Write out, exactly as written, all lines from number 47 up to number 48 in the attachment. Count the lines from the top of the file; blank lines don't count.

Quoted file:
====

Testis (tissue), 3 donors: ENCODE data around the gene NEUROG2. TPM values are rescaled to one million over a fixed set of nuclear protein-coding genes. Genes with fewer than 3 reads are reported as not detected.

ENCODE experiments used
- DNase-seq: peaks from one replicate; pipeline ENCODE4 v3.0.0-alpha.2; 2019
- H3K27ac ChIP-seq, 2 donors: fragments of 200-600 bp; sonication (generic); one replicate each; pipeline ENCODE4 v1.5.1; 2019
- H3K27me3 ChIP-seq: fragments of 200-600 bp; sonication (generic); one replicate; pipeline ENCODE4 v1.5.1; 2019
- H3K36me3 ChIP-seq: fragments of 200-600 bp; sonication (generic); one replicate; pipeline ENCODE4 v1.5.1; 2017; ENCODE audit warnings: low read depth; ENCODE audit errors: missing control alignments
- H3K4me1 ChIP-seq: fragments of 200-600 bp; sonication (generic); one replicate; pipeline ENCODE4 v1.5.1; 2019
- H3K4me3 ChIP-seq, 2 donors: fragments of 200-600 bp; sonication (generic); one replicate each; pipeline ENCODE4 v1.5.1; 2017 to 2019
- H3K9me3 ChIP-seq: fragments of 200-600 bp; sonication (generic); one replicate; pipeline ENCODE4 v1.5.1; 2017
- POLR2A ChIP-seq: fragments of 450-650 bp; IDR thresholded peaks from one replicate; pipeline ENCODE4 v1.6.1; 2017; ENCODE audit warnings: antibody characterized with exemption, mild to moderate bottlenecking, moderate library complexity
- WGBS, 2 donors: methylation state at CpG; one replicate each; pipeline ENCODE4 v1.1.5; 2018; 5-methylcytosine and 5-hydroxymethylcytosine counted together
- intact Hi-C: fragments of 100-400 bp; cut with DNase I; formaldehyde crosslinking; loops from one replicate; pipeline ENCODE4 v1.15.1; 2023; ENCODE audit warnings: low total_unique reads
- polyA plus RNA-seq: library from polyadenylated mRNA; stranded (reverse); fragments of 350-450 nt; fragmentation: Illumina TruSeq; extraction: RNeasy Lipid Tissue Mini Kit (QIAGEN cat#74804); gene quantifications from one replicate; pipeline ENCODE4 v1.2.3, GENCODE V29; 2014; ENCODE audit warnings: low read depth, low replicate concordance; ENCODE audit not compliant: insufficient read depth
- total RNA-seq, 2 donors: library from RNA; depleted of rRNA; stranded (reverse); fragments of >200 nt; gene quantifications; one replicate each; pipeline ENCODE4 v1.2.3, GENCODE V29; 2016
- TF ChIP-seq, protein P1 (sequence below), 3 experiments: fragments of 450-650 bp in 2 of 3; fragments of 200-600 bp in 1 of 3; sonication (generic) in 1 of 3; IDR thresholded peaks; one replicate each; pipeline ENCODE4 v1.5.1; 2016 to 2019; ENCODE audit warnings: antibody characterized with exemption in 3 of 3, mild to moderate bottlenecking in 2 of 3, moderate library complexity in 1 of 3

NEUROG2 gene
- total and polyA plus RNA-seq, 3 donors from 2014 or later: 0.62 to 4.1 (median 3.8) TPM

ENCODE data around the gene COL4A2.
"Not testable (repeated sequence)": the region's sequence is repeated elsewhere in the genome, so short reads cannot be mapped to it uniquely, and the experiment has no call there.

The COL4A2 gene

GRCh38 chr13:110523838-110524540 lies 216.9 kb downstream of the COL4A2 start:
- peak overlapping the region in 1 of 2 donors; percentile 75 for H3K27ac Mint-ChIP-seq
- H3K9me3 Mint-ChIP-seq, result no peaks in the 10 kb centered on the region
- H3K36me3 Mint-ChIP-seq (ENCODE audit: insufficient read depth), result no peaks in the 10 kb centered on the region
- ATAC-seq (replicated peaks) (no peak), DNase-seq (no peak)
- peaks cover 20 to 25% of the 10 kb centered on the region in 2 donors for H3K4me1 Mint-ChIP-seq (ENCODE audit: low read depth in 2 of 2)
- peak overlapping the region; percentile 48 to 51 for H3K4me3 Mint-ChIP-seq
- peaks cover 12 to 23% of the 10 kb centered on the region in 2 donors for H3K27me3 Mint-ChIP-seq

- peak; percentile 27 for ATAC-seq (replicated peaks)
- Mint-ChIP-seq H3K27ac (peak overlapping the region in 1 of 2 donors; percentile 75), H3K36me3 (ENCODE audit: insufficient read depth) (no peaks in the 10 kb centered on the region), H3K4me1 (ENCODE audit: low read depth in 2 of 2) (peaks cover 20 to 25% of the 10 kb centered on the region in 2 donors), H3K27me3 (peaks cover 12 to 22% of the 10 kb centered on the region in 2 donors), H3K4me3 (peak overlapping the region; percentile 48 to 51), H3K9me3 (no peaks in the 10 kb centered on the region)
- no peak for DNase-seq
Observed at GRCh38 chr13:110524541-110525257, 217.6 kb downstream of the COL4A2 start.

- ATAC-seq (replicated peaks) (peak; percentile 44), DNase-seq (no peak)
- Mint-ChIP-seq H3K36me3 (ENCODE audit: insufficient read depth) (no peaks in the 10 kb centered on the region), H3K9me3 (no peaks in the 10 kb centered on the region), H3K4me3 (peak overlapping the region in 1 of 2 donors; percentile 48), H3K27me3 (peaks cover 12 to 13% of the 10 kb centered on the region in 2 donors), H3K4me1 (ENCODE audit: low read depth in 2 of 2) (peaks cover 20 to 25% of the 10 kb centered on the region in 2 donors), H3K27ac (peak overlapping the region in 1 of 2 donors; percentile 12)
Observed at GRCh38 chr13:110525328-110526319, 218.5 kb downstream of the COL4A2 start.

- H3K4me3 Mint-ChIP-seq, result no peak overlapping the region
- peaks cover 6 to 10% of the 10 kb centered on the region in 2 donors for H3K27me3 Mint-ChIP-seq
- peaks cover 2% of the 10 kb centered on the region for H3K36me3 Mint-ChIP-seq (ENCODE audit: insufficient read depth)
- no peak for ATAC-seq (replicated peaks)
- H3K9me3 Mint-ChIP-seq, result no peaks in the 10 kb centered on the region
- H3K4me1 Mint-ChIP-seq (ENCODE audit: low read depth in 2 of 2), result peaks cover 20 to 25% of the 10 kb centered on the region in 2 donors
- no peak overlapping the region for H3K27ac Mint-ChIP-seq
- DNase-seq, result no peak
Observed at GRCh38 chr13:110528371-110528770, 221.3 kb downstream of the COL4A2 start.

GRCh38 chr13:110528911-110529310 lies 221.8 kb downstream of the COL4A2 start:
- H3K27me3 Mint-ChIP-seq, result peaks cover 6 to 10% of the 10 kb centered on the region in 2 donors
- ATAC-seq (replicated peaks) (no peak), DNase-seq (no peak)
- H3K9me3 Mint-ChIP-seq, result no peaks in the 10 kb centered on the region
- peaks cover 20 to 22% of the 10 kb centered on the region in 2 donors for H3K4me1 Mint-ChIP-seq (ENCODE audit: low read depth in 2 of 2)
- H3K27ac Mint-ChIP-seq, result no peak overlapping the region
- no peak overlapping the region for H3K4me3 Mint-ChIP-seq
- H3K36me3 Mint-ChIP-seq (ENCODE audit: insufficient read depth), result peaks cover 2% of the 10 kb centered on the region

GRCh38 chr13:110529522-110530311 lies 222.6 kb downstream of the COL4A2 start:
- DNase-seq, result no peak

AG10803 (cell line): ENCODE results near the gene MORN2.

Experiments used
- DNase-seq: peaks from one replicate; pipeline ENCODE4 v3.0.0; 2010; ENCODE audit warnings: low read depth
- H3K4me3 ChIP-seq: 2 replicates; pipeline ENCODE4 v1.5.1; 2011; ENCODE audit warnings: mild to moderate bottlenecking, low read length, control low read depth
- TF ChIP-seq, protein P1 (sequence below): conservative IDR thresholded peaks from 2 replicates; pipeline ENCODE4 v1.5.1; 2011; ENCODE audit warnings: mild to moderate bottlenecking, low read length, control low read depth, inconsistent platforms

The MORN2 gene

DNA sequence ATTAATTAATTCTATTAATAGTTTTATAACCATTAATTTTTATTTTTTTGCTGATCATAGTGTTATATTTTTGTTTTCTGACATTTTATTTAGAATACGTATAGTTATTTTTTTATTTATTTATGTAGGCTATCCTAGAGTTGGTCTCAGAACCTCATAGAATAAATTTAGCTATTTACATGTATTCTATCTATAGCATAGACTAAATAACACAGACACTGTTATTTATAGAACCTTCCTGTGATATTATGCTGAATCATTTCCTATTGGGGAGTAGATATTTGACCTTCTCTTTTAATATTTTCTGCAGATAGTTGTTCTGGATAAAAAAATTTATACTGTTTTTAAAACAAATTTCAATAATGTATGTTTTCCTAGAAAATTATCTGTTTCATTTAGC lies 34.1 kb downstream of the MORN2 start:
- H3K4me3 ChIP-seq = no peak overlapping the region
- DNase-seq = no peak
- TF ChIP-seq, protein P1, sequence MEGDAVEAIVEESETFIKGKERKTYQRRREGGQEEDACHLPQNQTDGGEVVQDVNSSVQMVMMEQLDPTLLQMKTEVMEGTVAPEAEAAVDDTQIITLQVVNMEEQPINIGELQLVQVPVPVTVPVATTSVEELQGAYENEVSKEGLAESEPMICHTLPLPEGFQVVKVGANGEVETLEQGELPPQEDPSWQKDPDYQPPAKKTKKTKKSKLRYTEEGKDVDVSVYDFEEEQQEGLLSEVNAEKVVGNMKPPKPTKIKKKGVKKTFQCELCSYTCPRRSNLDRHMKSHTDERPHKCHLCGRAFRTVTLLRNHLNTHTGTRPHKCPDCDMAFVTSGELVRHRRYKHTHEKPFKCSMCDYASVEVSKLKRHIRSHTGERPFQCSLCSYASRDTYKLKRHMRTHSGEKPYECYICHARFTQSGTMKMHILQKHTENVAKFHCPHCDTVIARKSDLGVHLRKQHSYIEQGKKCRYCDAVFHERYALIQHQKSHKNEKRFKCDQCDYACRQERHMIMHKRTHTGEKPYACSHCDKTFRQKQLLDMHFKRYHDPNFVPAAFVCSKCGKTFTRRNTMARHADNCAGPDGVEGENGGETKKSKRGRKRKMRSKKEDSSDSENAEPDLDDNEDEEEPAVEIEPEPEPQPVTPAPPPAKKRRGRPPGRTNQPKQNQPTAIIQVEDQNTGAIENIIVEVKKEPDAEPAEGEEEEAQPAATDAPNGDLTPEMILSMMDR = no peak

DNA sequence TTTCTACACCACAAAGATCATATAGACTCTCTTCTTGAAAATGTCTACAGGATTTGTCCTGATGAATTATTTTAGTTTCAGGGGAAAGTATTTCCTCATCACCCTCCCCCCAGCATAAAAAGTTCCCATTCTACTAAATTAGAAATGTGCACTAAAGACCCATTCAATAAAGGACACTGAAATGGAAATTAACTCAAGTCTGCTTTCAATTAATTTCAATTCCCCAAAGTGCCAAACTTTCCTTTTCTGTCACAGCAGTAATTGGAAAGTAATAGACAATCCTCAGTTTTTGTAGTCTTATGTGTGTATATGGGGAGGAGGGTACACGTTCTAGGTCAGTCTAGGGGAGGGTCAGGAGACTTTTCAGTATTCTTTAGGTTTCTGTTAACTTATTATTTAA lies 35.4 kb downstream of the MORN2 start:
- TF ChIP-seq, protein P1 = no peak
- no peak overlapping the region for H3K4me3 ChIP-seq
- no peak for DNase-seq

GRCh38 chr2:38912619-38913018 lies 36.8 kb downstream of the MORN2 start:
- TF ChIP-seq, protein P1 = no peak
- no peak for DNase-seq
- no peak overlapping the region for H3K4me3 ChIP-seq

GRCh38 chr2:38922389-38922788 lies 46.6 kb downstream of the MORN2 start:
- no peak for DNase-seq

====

- ATAC-seq (replicated peaks) (no peak), DNase-seq (no peak)
- H3K9me3 Mint-ChIP-seq, result no peaks in the 10 kb centered on the region